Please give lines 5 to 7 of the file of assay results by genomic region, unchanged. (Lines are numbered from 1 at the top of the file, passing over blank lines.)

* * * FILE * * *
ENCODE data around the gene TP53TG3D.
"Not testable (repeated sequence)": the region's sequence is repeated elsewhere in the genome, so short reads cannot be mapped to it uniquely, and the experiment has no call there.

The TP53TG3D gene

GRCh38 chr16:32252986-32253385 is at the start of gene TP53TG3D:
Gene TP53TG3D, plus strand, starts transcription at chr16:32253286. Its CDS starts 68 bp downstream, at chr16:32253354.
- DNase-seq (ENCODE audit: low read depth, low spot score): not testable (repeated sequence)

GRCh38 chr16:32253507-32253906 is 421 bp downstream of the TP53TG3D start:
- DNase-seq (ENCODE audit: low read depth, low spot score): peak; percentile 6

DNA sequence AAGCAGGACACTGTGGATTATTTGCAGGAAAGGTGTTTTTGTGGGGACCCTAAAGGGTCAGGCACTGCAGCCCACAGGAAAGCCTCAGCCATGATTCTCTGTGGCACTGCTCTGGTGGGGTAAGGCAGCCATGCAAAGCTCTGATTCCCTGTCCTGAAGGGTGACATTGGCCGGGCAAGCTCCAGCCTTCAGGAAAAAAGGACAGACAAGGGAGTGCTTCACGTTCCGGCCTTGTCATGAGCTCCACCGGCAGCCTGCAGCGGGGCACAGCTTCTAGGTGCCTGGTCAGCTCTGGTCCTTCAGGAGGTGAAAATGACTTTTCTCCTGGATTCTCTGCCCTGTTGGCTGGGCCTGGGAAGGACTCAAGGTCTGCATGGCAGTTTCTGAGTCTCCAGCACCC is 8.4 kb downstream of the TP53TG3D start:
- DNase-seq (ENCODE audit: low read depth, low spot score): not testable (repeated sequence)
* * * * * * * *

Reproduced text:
Gene TP53TG3D, plus strand, starts transcription at chr16:32253286. Its CDS starts 68 bp downstream, at chr16:32253354.
- DNase-seq (ENCODE audit: low read depth, low spot score): not testable (repeated sequence)

GRCh38 chr16:32253507-32253906 is 421 bp downstream of the TP53TG3D start: